Douglas etc v Hello! Ltd etc: ChD 11 Apr 2003

The claimants were to be married. They sold the rights to publish photographs of their wedding, but various of the defendants took and published unauthorised pictures.
Held: The claimants had gone to lengths to ensure the commercial value of their celebration, and it could attract the protection given in law to confidential matters. What matters is whether the information has ‘the basic attribute of inaccessibility’. That right was to be balanced against the right of freedom of expression.
In this case the defendants had also acted in breach of the Press Complaints Commission code, and the balance fell in favour of the claimants. The developing law of private confidence is a fusion of commercial confidence and human rights. As to Data Protection, three Defendants were data controllers, the unauthorised pictures were personal data and publication is covered by the Act. When a data controller is responsible for the publication of hard copies that reproduce data that has previously been processed by means of equipment operated automatically, the publication forms part of the process and falls within the scope of the Act. The claimants were entitled to an award under the Act.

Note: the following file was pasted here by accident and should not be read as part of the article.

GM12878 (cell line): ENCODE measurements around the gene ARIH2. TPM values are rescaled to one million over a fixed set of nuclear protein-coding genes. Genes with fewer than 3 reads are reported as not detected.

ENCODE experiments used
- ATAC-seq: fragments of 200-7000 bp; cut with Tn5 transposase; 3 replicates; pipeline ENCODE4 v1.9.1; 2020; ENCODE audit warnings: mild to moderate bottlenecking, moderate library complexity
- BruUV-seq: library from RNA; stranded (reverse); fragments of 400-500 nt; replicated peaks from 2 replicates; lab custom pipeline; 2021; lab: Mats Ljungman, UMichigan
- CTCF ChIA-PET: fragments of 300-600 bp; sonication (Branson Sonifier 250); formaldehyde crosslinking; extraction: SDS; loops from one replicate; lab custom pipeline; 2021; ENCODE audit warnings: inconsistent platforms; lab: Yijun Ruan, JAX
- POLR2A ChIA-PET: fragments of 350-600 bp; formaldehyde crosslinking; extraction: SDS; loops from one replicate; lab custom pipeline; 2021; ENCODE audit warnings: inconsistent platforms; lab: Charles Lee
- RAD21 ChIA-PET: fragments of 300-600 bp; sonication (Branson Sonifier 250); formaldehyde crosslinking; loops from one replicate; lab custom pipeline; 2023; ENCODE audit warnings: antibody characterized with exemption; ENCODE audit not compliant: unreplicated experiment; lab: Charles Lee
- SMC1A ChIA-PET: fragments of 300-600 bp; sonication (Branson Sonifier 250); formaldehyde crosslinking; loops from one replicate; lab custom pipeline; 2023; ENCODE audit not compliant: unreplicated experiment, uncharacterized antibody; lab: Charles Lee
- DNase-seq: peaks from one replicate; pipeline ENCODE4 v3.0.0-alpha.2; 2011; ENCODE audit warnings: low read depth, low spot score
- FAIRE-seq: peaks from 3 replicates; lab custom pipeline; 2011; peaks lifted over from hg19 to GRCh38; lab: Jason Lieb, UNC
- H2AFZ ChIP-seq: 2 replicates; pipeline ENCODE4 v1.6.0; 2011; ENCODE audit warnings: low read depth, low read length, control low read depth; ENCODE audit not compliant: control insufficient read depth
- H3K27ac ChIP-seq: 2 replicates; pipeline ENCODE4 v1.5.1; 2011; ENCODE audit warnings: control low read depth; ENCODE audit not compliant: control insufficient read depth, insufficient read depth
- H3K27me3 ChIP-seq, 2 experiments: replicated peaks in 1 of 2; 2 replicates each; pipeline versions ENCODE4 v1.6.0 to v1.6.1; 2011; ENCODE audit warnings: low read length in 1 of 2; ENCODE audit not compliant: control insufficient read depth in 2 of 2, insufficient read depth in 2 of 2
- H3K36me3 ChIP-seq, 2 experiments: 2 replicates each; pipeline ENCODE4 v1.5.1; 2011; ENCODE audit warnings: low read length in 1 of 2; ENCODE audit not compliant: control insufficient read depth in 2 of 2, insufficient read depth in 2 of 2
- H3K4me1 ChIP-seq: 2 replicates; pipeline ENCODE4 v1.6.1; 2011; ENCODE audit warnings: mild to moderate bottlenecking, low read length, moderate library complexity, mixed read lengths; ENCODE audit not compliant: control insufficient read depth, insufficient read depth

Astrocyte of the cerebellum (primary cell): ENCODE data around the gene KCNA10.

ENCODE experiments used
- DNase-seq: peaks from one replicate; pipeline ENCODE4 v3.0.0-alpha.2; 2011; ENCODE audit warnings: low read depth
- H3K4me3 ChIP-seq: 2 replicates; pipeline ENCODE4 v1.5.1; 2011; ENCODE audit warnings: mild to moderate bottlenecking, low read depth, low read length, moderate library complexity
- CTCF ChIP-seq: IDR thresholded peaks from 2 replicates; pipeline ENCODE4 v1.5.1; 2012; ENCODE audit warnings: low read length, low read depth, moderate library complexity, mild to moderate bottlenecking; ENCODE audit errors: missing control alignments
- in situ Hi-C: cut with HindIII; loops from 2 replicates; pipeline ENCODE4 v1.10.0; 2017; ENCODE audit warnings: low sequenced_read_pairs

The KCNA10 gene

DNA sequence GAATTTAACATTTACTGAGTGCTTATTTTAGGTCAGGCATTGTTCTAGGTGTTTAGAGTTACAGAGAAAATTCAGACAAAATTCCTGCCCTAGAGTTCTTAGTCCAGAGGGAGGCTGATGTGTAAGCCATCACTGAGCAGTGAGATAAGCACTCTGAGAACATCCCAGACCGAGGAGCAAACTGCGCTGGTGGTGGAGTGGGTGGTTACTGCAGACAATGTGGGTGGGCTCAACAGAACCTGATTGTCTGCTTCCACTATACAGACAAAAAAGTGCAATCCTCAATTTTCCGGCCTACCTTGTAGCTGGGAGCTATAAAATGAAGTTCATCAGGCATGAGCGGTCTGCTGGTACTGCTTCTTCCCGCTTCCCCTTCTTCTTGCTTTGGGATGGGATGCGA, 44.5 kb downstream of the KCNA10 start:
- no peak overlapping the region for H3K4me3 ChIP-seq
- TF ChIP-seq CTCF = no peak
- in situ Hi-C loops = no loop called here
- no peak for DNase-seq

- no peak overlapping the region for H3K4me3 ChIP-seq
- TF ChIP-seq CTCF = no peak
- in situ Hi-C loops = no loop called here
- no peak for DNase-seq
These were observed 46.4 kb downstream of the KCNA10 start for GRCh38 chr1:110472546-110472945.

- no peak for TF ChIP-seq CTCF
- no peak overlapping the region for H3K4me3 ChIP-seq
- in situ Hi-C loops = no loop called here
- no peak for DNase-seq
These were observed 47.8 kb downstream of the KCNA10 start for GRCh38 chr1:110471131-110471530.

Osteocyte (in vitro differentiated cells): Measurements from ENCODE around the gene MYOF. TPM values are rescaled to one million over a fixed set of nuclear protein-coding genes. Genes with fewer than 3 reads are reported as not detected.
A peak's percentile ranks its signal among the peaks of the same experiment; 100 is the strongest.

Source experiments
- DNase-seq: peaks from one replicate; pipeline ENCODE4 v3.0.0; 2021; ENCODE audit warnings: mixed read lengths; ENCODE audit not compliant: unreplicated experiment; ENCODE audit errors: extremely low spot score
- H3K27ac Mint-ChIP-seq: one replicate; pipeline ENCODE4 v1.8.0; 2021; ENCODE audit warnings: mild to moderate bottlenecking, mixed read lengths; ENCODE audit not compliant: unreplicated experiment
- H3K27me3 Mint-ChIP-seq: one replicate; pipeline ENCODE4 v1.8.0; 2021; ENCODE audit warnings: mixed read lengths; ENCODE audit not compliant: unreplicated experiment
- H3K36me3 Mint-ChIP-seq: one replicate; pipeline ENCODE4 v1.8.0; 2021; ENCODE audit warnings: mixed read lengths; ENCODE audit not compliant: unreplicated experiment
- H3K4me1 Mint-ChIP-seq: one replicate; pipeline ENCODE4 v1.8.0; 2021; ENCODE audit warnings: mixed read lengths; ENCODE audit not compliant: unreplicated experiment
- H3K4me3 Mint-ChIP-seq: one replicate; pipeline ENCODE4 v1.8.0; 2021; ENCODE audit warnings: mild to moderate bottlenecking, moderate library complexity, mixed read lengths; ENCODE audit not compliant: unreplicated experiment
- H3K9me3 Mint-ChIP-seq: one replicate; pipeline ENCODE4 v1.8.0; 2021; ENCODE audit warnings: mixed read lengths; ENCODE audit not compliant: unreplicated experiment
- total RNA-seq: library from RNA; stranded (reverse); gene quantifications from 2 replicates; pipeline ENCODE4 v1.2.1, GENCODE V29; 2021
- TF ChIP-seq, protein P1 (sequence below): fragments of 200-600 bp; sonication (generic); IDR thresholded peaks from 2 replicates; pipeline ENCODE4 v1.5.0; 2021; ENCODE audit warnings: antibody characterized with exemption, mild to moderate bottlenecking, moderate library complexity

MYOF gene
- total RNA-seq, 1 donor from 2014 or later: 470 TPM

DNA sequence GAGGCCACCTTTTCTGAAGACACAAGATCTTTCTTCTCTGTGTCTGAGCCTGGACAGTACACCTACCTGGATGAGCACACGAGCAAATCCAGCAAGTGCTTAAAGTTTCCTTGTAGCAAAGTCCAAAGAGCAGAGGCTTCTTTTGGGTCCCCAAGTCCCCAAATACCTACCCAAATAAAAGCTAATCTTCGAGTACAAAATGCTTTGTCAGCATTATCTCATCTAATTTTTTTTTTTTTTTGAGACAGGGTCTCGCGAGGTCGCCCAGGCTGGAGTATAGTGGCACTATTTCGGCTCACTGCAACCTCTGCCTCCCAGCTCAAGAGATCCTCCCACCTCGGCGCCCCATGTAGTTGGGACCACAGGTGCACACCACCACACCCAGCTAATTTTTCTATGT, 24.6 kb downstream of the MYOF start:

Lindsay J


[2003] EWHC 786 (Ch), Times 21-Apr-2003, [2003] 3 All ER 996, [2003] EMLR 31




Data Protection Act 1998


England and Wales


CitedPrince Albert v Strange ChD 8-Feb-1849
The Prince sought to restrain publication of otherwise unpublished private etchings and lists of works by Queen Victoria. The etchings appeared to have been removed surreptitiously from or by one Brown. A personal confidence was claimed.
Held: . .
CitedFraser v Evans CA 1969
The law of confidence is based on the moral principles of loyalty and fair dealing. An injunction was sought to restrain an intended publication: ‘The court will not restrain the publication of an article, even though it is defamatory, when the . .
CitedCoco v A N Clark (Engineers) Ltd ChD 1968
Requirememts to prove breach of confidence
A claim was made for breach of confidence in respect of technical information whose value was commercial.